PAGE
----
He lived at the top of the tree, where the boughs were stiff and sturdy, but the limbs moved with the wind. So his house swayed, hypnotically, like a mother rocks her child's cradle.
His own mother had never comforted him in such a way. Caring for a baby was boring, tedious, and exhausting, and thus the antithesis of everything Malfoy. "I can love you, darling," she had said, "and wish you the best, and even give my life for you. The fact that I refused to spell the mess from your nappy or allow you to spit milk upon my robes doesn't mean I was an unloving mother. Have some empathy, Draco."
Empathy could be an elusive animal, but solitude was easy enough to come by. Few knew where to find him, and even fewer visited. He'd been told his open-air home was unnerving, with its lack of walls and subtle sway. One hundred feet above the earth, above his troubles, it was like flying all the time, and he couldn't get enough of it.
Plus the hand of guilt didn't rest so heavily upon him.
So when he found Potter on the ground at the base of a giant Whomping Willow, wing bent unnaturally, and bleeding from a half a dozen deep gashes, he left him there, content to let the forest have him. Potter would be easy prey for the nocturnal beasts, broken and lying in a bed of decomposing leaves, barely breathing. A peregrine falcon was little more than an appetizer for most predators, and although Draco had known Potter immediately, both by the telltale magical signature of an Animagus and the lightning-shaped bolt etched into his plumage above his eye, no other would recognize the greatest wizard of their time – except perhaps by taste, and by then the damage would be done.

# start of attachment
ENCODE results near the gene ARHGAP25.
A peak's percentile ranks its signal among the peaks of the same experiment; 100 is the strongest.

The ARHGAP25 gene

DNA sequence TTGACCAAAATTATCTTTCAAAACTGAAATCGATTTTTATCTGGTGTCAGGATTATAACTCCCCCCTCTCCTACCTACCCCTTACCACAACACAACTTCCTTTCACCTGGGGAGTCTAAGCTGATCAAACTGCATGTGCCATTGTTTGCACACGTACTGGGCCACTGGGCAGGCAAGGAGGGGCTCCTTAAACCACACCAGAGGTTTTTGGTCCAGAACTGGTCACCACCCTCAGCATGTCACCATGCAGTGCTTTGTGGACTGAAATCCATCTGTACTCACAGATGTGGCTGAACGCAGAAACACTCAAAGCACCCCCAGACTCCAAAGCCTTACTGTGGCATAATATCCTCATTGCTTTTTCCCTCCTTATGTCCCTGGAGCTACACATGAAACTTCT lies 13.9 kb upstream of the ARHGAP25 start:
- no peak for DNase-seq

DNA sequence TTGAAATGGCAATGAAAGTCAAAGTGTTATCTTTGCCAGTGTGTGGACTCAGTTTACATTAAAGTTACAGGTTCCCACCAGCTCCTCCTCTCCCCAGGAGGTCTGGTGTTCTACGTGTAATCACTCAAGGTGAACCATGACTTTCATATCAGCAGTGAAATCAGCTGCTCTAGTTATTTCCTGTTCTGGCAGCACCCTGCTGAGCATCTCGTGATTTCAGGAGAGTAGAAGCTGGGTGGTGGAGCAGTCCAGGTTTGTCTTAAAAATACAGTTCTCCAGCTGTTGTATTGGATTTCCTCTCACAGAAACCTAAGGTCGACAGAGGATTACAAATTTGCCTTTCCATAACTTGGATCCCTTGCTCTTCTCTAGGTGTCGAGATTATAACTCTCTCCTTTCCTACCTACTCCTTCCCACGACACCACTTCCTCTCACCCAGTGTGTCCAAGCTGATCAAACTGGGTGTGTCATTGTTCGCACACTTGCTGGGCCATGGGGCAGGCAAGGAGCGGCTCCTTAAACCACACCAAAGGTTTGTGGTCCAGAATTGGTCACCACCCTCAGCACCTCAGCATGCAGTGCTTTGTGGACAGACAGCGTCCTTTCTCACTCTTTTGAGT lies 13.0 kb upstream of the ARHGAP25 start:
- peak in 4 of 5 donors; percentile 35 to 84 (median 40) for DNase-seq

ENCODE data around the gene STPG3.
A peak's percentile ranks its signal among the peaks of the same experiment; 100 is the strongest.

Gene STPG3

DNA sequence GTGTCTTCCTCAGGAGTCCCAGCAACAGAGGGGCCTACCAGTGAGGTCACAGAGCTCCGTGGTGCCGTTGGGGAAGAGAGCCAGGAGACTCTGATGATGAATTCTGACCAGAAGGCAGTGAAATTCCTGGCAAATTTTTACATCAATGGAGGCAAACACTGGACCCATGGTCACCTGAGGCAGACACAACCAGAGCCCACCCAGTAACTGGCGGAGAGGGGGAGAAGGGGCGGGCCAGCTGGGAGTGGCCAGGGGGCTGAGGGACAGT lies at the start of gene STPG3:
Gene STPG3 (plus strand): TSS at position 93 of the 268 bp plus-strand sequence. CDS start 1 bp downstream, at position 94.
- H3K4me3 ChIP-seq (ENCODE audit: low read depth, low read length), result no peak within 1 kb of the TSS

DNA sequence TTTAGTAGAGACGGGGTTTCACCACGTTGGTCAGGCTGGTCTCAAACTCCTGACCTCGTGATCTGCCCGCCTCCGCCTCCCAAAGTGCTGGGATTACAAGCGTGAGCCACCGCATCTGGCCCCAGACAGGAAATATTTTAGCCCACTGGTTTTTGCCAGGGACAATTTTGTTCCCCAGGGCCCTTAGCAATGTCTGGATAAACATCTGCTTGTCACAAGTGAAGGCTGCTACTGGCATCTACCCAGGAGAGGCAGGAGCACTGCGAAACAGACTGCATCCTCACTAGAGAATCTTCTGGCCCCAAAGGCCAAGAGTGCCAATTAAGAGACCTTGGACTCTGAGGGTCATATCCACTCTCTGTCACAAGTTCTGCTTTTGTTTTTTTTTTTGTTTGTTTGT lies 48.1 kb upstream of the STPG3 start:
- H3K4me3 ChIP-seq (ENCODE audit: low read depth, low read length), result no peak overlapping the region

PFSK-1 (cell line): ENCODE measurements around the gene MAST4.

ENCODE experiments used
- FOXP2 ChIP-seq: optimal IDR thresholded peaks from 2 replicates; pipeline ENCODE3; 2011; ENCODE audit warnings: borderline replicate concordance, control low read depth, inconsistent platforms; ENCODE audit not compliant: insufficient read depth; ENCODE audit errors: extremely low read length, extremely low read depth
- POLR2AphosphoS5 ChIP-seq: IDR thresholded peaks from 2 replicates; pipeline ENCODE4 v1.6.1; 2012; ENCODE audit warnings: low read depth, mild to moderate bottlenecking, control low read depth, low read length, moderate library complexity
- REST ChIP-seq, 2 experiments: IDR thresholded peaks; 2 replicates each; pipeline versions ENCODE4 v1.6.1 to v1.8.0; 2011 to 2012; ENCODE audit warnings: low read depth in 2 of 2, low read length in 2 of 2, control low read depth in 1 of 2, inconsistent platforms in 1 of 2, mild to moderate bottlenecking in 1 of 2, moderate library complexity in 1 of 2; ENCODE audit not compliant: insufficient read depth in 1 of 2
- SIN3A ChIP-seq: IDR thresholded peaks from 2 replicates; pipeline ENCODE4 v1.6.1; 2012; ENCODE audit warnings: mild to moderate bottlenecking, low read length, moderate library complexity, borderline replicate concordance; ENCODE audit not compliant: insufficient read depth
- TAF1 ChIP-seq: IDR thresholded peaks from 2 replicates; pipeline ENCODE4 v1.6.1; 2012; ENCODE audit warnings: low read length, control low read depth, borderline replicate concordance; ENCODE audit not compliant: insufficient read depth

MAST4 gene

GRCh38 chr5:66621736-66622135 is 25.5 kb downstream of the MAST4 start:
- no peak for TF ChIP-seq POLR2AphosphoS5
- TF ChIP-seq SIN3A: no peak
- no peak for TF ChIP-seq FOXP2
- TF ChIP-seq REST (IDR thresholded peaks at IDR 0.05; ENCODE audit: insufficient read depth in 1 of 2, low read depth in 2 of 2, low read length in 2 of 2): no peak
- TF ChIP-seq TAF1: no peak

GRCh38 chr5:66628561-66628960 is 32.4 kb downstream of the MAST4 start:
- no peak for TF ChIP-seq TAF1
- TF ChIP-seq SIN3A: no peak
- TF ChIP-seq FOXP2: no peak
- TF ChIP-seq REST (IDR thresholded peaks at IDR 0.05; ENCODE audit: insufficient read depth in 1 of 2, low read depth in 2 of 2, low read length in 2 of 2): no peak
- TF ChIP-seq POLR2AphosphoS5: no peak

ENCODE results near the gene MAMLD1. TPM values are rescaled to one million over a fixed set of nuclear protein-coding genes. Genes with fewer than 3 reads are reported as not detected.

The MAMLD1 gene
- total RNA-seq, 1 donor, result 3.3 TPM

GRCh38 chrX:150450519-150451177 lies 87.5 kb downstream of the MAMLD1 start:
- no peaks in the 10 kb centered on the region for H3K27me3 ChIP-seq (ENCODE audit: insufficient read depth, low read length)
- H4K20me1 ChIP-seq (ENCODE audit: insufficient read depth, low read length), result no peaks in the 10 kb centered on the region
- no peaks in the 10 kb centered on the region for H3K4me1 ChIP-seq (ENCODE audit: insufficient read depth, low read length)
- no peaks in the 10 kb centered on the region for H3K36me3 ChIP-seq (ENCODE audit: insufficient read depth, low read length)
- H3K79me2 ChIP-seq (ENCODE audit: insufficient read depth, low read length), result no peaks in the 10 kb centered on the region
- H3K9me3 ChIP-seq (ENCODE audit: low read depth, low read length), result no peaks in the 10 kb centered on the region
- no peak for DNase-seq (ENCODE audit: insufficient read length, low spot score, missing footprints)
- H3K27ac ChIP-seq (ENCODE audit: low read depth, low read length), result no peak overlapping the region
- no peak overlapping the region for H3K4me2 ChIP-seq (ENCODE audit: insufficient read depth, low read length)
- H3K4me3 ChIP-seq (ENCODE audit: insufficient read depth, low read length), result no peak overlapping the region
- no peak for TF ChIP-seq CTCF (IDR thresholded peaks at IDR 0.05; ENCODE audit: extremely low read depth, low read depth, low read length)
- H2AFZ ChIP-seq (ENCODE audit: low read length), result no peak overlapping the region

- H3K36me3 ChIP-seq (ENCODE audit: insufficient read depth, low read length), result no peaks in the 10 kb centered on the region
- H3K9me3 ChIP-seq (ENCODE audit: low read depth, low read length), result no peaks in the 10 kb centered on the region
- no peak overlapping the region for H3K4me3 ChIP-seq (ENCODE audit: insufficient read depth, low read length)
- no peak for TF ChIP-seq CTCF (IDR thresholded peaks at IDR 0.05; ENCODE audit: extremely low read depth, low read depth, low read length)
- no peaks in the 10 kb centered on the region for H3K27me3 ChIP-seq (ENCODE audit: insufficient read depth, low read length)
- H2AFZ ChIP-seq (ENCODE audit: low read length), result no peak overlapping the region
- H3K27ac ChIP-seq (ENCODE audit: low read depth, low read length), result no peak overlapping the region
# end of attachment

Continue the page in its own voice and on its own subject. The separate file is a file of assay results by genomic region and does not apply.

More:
Poetic, even if not entirely justified.
He Transfigured into his own form and flew away.
He landed on one of the highest terraces of his home, then descended the steps he'd built into the trunk of the great tree, round and round, down three levels to the kitchen. A chill breeze, damp with the promise of rain blew through the room, ruffling his hair. He shivered and thought more about Potter.
Dinner was small and simple, and while that usually satisfied him, this evening a gnawing emptiness clawed at his gut even after he'd eaten. Full dark came to the forest, and the wind picked up, blowing needles of rain through his living room. A simple charm would have broken the wind and water at the terrace, preventing his discomfort, but tonight he let it come. He read to distract himself, but was soon shivering. His hair began to drip from the spitting rain. The tip of his nose grew numb. When his candles were doused by a particularly hard gust, despite the charms to keep them lit, he threw down his book with a curse, and strode out onto the main terrace.
In the open, the wind's ferocity was ten times worse, and suddenly, Draco's need to get back to Potter overwhelmed him. He Transfigured and flew. Taking off from the lower levels of his home could be dangerous, but Draco navigated the many branches of the canopy with ease, focussed solely on Potter. Only on Potter.
The bastard was exactly where Draco had left him, only at some point, he'd regained consciousness, at least enough to Transfigure. Still, he hadn't moved. His arm lay at an odd angle to his torso and blood streaked from several tears in his cloak. Draco grimaced when a flash of lightning illuminated the bright white of bone sticking through the material at Potter's elbow. The rain had scoured a few of the wounds clean, but had triggered renewed bleeding in others. Cursing under his breath, Draco gathered Potter into his arms and Apparated.